And… and that’s it, really. Once Proulx has set Quoyle in motion, he just keeps right on moving. He’s even taken the initiative in his writing for the paper – and, for the first time in his life, has been praised for an idea he’s had. This is his own take on The Shipping News so, something beyond a third of the way through the novel, we know something important has happened. It’s one of the novel’s low-key epiphanies, like the fiercely beautiful iceberg Quoyle has to steer around in the boat he is now becoming more confident with. Proulx wants to take us to a place where there‘s definitely a kindly god in his heaven. How can we resist?
We know we must be getting well into the second half of the novel when the main character starts to get over certain… hurdles. In the last couple of chapters he’s made a move on Wavey at last – not that she’s having any of it, being still traumatised by the death of her husband about 15 years before… and he’s not really over Petal either, come to think of it – and he’s had a go at the managing editor of the newspaper for mauling his latest article. Ok. What we’re getting is Quoyle learning to behave, during the four or five months he’s been in Newfoundland, in a way that would have been inconceivable before. Proulx gets away with it because she only sketched in his previous existence, and character, in relatively few pages. So we know the old Quoyle is downtrodden, but we’re ok with the new Quoyle not really being downtrodden at all because, well, we don‘t want him to be a loser all his life.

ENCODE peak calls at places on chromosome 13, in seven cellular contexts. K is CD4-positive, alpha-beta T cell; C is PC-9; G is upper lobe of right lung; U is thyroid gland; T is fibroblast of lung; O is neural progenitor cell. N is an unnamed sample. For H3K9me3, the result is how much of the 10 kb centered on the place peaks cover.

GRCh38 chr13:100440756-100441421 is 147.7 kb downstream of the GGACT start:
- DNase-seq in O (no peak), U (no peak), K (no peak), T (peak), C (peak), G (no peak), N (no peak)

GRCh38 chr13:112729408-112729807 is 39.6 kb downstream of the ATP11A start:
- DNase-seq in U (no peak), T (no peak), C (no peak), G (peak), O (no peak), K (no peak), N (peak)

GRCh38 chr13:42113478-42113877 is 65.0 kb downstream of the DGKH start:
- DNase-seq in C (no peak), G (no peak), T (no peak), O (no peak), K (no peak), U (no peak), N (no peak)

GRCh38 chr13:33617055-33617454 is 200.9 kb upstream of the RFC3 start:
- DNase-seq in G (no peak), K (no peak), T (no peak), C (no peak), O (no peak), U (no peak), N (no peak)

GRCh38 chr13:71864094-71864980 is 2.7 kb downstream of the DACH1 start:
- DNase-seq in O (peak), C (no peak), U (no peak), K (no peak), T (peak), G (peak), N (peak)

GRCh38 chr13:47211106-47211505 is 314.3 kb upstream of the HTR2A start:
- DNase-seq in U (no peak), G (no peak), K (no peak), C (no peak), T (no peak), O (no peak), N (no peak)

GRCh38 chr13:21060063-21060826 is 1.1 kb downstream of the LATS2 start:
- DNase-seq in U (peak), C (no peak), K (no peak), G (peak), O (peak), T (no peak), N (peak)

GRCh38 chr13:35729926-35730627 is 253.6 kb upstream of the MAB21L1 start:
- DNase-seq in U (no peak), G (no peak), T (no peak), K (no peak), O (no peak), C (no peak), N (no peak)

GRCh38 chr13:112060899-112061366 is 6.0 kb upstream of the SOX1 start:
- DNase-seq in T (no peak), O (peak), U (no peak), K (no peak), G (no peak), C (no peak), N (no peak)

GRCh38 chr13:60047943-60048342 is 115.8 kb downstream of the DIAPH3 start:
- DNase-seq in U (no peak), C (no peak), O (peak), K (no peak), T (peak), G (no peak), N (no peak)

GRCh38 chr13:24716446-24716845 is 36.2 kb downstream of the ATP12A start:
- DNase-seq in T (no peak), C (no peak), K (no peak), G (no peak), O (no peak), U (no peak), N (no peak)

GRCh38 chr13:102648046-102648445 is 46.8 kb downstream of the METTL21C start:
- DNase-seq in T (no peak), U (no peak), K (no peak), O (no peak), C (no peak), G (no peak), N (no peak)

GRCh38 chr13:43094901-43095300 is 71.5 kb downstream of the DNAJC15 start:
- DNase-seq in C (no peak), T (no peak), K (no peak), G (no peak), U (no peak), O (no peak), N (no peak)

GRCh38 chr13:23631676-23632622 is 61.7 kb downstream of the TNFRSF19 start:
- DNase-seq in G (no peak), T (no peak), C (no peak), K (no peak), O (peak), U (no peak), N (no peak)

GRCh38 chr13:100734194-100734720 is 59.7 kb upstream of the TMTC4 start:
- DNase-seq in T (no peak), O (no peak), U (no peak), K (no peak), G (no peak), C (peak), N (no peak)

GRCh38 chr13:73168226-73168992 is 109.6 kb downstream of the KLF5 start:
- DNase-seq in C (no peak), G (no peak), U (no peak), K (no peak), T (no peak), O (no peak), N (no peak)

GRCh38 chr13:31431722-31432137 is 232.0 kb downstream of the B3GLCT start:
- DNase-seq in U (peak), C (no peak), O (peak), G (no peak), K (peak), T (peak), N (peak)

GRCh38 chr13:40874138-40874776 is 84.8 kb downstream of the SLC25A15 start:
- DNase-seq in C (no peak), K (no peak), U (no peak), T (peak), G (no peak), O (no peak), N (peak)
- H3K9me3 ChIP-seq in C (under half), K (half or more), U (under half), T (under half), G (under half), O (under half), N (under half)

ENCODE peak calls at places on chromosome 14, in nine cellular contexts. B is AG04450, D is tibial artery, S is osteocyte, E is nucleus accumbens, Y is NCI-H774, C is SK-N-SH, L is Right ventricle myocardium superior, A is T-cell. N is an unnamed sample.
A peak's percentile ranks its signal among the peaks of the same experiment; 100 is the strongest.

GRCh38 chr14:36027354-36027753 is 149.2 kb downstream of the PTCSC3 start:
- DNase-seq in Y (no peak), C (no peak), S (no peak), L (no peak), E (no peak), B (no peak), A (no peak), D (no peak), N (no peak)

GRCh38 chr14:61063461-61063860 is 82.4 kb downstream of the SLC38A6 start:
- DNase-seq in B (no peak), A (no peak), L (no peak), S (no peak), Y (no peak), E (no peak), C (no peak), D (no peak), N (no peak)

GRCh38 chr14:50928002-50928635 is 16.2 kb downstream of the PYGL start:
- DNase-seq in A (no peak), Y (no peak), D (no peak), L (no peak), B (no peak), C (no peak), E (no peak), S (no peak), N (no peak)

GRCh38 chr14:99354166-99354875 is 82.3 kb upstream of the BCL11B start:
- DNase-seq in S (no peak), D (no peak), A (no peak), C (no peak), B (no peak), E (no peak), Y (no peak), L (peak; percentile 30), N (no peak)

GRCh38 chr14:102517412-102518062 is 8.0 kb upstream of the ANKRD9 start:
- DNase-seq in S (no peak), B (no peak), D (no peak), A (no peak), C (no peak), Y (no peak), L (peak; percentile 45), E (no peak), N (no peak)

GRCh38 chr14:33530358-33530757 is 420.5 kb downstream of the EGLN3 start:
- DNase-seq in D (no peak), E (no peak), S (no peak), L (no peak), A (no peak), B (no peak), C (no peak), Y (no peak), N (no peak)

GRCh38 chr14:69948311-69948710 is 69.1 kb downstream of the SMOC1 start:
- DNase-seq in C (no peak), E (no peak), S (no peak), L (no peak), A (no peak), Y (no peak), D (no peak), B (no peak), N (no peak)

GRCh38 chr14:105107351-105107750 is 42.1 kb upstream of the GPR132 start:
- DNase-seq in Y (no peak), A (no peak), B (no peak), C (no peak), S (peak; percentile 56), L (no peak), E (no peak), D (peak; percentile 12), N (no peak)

We’ve also had a couple of set-piece location chapters, taking in the rock-strewn waters around the island, the now deserted Gaze Island, a terrifying encounter with fog, and the niceties of getting to land via narrow cleft-like ‘tickles’. That’s all good – and along the way we get some family background for Quoyle – it turns out he’s from relentlessly villainous line of wreckers and murderers, ho ho – and we he’s found a head in a washed-up suitcase. The head belongs, or used to, to Melville – no, not the Melville, we’ve been through all that – who was the owner of the Hitler yacht. Everybody assumes he’s been murdered by his hateful wife, but… but just listen to me, talking about all this plot. In fact, as soon as Proulx starts that particular thread she drops it again. Sure, Quoyle is a bit knocked back by his discovery for a couple of days, but Proulx is more interested in developing his character, not some mystery plotline. Except… I’ve just remembered another bit of plot: Billy Pretty, the old man who took Quoyle on his boat-trip, has mentioned a distant relative who thinks he might have a claim on the house, And a mysterious stranger has been noticed lurking around….
Not a lot else, for now. Bunny’s started school and likes it, the woman who works with the aunt (the one she tried to get Quoyle off with) writes comedy application letters for jobs she hasn’t a hope of getting, Quoyle and the aunt carry on doing up the barmy old house – dragged across the ice, we’ve recently found out, from a different island decades ago: the past, in this novel, really is a different country. Nearly as different as Newfoundland, if you see what I’m saying.
Chapter 26 to part-way through Chapter 34